Curtain Fig Tree Avenue of Honour
Lake Eacham and Malanda Falls were the last stops of the day. Home then to a magnificent dinner of prawns and barramundi provided by Lyndal and Don. We are certainly doing it tough!
Lake Eacham Malanda Falls
On Saturday we visited Mareeba but on the way stopped off at Rocky Creek War Memorial Park. It was established in 2007 on part of the site where a 3,000 bed hospital was built during World War II. Patients were brought there from all theatres of war in the South West Pacific and between 1943 and 1945 over 60,000 patients were treated. The Atherton Tablelands Area was the largest military base in Australia during that same period and between 200,000 and 300,000 troops were stationed there. It was again a sobering experience to see the memorial and we found plaques for both of our dad’s battalions or divisions. Next stop was the information centre at Mareeba where there is a great museum. After that a tour of Mareeba and then it was back to Atherton.
My Dad’s Battalion Rocky Creek War Memorial
David and I went to church on Sunday morning. It was the first time since we left home that we’d been in a place on a Sunday where there was a church. The others went off to Herberton to visit the Historical Village. We followed on afterwards but decided not to go to the village. Instead we drove around the town looking at the old buildings, found (we think) the house where my sister Barb lived when she taught here in 1972 and also the school. We then went out to Irvinebank which was a very prosperous tin mining town in the late 1800’s and early 1900’s. It’s about 30km from Herberton through very rugged country. We couldn’t help but wonder how anyone ever found their way there and discovered the tin. Nothing much has changed since those days. We were quite taken with the dam which has a log wall. The home of the fellow who established the smelter and owned many of the mines (John Moffat) is now a museum and it was interesting to see through that.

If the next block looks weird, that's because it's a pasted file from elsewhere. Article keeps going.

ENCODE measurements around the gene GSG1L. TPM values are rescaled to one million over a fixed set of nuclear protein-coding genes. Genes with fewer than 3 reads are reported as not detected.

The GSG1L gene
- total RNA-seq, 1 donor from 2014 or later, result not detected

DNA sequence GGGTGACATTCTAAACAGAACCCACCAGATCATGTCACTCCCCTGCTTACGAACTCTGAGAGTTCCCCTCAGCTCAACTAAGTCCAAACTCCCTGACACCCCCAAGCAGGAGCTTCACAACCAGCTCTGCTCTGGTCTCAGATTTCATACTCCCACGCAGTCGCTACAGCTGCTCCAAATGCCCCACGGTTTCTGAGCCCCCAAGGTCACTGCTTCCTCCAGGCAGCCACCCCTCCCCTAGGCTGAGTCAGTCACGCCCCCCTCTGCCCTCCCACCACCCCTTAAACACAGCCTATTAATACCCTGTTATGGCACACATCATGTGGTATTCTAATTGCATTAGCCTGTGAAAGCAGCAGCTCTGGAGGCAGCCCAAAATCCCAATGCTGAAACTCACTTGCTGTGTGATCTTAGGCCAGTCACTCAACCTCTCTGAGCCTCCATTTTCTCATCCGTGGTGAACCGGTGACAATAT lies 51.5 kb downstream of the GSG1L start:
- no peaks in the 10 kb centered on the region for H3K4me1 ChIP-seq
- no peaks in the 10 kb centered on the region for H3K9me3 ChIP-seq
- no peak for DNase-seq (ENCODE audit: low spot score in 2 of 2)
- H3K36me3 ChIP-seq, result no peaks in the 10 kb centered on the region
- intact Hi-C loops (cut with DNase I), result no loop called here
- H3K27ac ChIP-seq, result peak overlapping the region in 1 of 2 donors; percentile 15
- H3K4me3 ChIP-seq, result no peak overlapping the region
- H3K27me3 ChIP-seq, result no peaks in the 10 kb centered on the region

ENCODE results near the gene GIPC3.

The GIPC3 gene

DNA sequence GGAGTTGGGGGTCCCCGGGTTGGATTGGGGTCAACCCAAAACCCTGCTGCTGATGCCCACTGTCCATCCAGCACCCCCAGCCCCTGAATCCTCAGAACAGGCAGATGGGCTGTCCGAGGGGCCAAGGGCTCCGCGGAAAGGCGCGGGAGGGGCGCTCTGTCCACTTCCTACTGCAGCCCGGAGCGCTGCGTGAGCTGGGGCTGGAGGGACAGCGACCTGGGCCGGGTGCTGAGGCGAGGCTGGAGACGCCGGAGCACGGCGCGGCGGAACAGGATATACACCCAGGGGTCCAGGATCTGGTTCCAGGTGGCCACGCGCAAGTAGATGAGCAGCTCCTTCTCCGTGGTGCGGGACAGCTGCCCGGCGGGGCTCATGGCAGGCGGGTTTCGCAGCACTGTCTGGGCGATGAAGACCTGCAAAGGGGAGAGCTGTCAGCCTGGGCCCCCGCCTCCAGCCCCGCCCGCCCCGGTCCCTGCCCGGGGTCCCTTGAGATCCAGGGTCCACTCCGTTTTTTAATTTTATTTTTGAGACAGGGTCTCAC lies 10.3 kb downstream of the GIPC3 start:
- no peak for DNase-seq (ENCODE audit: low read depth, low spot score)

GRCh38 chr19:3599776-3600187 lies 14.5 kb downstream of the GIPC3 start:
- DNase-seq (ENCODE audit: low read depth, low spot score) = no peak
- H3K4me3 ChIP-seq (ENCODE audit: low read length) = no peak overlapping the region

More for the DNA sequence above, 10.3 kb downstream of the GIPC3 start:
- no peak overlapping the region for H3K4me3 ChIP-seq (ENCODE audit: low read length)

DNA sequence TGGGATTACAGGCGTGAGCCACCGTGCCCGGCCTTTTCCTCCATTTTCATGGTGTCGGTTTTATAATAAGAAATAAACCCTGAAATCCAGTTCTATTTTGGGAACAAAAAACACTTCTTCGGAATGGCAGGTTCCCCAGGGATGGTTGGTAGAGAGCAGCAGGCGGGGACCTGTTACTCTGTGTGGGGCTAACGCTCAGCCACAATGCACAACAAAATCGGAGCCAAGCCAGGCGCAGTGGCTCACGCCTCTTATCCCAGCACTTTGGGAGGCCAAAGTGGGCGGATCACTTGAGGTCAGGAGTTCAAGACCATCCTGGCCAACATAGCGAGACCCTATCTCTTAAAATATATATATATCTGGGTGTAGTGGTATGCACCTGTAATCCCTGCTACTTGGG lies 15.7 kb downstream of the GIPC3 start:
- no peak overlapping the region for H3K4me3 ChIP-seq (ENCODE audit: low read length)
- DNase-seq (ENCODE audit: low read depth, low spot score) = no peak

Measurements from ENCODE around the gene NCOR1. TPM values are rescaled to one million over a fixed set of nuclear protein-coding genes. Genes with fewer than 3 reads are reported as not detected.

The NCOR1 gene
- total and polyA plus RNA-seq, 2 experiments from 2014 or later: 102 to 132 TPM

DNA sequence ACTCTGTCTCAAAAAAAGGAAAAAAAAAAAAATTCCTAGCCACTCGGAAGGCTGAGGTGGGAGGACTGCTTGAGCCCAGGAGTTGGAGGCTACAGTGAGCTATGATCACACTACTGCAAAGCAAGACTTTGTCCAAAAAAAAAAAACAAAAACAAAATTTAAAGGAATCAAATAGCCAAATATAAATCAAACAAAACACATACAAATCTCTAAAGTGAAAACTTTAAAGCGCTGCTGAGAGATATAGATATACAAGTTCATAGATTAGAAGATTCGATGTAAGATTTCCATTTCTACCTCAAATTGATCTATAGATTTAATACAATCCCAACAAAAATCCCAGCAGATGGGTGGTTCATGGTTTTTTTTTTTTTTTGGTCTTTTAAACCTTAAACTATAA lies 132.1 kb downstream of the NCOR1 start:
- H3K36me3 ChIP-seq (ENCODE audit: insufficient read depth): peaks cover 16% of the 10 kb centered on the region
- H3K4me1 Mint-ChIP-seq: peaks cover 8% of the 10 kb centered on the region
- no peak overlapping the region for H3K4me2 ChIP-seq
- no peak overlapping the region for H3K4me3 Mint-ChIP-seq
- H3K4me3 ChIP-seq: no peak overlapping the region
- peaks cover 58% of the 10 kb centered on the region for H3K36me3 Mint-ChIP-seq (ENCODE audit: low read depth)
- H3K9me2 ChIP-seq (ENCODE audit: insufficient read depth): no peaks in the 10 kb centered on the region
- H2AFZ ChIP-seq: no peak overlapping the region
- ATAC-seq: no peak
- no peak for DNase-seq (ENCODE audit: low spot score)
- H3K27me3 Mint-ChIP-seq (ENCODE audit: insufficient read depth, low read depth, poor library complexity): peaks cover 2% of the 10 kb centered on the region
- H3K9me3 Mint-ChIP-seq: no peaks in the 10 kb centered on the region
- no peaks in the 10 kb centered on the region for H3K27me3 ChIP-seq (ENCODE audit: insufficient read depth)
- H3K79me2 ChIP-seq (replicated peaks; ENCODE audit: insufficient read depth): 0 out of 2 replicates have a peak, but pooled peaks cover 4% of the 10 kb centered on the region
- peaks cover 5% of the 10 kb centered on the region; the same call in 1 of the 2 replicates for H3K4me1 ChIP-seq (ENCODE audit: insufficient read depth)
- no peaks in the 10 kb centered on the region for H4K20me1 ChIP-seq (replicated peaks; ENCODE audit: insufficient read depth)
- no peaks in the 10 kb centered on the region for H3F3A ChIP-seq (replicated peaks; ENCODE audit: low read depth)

Irvinebank transport Loudon Dam John Moffat’s home
On Monday we said goodbye to Lyndal and Don and then we set off for Cooktown. We had a good trip and are now settled in here for a few days. On our first full day here we just looked around the town. Looked at various things to do with Captain Cook’s enforced stay in 1770 while the Endeavour was repaired, checked out the lighthouse at Grassy Hill (it was for sale when I was last here in 1986!), Finch Bay, stories of miners who came here for the Palmer River goldrush, the Endeavour River and a few other things. We quite like what we’ve seen of Cooktown but don’t think we’ll be moving here any time soon!
Endeavour River Captain James Cook Lighthouse at Grassy Hill
More on Cooktown next time but for now I’ll finish and get this posted.
Cania Gorge to Undara
We departed from Cania Gorge on Sunday July 20 and our main aim was to get to Charters Towers by Wednesday. Our first day was fairly uneventful and we overnighted at Dingo. The caravan park was fine but not much else could be said for Dingo! On Tuesday we went as far as Clermont but detoured in to Fairbairn Dam for a morning tea stop. We were joined by some very inquisitive lorikeets. They took great delight in picking at our food on the table and squabbling with each other over who should get to eat the food. Ron stood guard over one who was being bullied by the most dominant one and it was funny to watch. We were last at the dam in 2011 just after the flood and at that time the water was lapping over the spillway. Now it is about 10 metres below. We’ve seen evidence of the lack of rain all around the countryside as everything is extremely dry.
Lorikeets at lunch Fairbairn Dam Birdlife at the dam
We had planned to spend the night at Theresa Creek Dam which we’d heard about along the way but the camping area was unpowered and as the expected overnight low was to be 0 degrees we opted for the caravan park in Clermont instead. I’ve been quite unwell since leaving home so didn’t like the idea of freezing. We all liked Clermont and enjoyed having a look around before leaving for Charters Towers the next morning. From there we drove out to Theresa Creek Dam to see what we’d missed out on. It’s a beautiful place and we plan to go back one day to spend some time there.
Theresa Creek Dam My favourite birds
Our final night before getting to Charters Towers was spent at Belyando Crossing (population 5!). Vans on the powered sites were packed in in four rows with three vans one behind the other. The middle van had no hope of going anywhere unless the one in front or behind left! We quite enjoyed the experience though – everyone was very friendly and talkative.
Belyando Crossing – packed in like sardines!
Towers Hill Lookout